Blue Sky Studio’s 15th animated feature, Foster (working title), was announced on Monday. Notably, it will be the Connecticut-based studio’s first feature film to be directed by a woman.

Karen Disher, 45, will co-direct the film with Steve Martino (The Peanuts Movie). Disher has been an important long-term member of the Blue Sky creative team, having worked in the story department on nine of the studio’s features, including head of story on Rio. She’s also directed the shorts Surviving Side and Ice Age: A Mammoth Christmas.

Prior to Blue Sky, Disher had plenty of directing experience in television at MTV Animation, where she was the supervising director of Daria and its tv movie spinoffs. She was also the character designer who established the final look of the series.

Foster will be Fox Animation/Blue Sky’s first musical project, and will feature songs by La La Land lyricists Benj Pasek and Justin Paul. The duo more recently wrote the songs for The Greatest Showman and the upcoming Disney remake of Aladdin. Tim Federle (Ferdinand) is scripting the original idea, and Marc Platt (La La Land) produces.

According to Variety, which first reported on the film, Foster follows “a young super fan who isn’t satisfied with the ending to a series of fantasy books [and] after he seeks out the author to voice his displeasure, the pair finds themselves transported into a mystical world.”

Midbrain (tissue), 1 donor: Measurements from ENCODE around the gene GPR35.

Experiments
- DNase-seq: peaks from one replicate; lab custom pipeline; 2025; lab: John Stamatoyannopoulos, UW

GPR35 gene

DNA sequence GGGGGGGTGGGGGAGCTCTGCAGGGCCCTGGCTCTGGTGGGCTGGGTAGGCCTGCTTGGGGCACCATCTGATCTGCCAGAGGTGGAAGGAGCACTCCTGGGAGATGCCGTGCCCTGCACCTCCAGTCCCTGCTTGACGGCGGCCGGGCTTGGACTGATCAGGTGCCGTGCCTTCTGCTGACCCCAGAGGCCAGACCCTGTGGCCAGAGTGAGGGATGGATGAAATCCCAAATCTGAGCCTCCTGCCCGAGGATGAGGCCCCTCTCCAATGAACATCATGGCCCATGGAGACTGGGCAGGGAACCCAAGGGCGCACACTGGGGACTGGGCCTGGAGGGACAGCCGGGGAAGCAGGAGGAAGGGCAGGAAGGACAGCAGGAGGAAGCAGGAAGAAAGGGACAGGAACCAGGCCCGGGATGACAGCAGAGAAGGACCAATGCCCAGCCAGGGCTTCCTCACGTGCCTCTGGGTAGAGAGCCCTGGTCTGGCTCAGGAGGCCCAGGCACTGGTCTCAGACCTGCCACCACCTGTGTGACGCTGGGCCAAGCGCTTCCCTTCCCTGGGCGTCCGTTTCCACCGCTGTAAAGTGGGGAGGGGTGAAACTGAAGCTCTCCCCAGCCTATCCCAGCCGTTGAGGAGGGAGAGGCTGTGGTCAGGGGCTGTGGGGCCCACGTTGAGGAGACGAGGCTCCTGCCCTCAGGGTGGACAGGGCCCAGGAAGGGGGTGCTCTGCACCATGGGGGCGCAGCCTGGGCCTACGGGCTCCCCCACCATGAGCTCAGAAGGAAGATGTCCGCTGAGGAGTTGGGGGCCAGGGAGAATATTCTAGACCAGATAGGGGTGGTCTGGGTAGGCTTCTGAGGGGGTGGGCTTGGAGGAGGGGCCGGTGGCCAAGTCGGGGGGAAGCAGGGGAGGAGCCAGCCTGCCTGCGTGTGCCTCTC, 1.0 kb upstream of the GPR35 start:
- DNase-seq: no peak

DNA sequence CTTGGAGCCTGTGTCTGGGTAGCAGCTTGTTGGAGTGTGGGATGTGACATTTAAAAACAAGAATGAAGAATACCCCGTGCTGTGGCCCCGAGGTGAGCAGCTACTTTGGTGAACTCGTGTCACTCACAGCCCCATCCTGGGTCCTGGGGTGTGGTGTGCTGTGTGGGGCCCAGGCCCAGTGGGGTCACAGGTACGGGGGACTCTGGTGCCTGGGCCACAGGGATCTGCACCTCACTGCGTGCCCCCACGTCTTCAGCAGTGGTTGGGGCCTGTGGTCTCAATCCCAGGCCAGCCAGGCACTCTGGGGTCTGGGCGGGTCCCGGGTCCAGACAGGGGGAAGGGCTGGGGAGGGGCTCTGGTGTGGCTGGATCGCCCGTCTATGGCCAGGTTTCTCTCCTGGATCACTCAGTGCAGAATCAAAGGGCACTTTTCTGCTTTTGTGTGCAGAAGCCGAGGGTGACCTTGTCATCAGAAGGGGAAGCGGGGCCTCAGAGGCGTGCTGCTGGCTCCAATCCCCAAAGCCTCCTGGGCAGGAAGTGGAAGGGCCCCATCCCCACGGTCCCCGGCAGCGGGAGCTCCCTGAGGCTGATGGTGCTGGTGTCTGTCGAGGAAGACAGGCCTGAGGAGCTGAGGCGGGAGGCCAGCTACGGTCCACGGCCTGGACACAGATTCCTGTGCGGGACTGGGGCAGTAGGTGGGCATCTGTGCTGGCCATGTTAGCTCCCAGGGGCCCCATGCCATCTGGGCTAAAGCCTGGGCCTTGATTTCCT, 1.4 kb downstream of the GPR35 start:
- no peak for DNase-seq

Fox Animation is stressing the film’s originality. The division’s co-president Robert Baird told Variety, “We’ve tasked Pasek and Paul with doing a different kind of animated musical and to create something that’s never been done before. We want to make our characters sing in a different way.”

Foster is currently slated to arrive in theaters on March 5, 2021. Two other Blue Sky films will be released ahead of it: Spies in Disguise (Jan. 18, 2019) and Nimona.

It remains unclear how the the Walt Disney Company’s impending purchase of 21st Century Fox could affect Blue Sky. If that deal goes through, it could potentially put a halt to some of these productions.

“We’re keeping our heads down,” Baird told Variety. “We’re aware of what’s happening in the world, but we don’t have time to think much about it. It’s all we can do to keep our eye on the ball and make great movies.”

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